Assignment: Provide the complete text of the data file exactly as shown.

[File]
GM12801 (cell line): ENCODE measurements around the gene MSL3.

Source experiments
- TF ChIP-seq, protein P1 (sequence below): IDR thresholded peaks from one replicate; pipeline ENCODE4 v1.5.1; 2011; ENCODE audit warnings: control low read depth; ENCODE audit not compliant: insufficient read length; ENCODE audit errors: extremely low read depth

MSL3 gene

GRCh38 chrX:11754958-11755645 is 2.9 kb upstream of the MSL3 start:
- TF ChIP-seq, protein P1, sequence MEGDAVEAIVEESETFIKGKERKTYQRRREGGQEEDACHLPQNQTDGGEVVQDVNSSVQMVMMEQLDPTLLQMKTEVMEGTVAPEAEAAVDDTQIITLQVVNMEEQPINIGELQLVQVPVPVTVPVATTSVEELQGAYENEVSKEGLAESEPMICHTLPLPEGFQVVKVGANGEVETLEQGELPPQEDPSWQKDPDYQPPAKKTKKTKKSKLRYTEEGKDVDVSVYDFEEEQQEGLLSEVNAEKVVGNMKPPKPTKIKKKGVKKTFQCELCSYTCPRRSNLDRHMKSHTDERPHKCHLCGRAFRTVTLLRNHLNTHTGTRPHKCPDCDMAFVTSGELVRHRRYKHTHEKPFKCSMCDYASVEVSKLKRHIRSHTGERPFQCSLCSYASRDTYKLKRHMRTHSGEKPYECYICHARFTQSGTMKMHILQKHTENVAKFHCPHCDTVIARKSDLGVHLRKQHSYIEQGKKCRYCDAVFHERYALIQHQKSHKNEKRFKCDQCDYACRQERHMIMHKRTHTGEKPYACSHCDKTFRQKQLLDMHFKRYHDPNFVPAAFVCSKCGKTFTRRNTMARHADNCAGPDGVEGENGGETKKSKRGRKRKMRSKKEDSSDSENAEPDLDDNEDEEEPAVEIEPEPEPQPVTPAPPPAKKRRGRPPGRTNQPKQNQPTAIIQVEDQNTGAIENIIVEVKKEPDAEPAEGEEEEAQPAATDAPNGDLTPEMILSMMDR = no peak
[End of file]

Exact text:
GM12801 (cell line): ENCODE measurements around the gene MSL3.

Source experiments
- TF ChIP-seq, protein P1 (sequence below): IDR thresholded peaks from one replicate; pipeline ENCODE4 v1.5.1; 2011; ENCODE audit warnings: control low read depth; ENCODE audit not compliant: insufficient read length; ENCODE audit errors: extremely low read depth

MSL3 gene

GRCh38 chrX:11754958-11755645 is 2.9 kb upstream of the MSL3 start:
- TF ChIP-seq, protein P1, sequence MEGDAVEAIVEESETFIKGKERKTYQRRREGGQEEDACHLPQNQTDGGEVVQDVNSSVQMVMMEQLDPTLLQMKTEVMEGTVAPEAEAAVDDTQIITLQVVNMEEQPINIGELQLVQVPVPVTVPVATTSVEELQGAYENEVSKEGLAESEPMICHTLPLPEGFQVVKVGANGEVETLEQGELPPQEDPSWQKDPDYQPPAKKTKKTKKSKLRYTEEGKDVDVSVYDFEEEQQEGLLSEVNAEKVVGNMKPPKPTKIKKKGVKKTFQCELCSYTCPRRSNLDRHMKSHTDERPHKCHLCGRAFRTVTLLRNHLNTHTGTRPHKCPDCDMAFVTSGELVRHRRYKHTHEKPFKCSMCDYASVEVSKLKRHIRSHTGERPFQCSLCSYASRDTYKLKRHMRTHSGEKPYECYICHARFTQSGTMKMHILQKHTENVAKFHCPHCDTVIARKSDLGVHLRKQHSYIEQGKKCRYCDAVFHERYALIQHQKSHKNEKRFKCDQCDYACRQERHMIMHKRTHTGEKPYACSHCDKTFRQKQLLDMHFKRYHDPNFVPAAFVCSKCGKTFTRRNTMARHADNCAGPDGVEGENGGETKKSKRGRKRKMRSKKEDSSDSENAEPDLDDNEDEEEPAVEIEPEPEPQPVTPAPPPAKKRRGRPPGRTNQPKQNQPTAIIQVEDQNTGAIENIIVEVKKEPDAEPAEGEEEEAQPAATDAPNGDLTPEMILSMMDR = no peak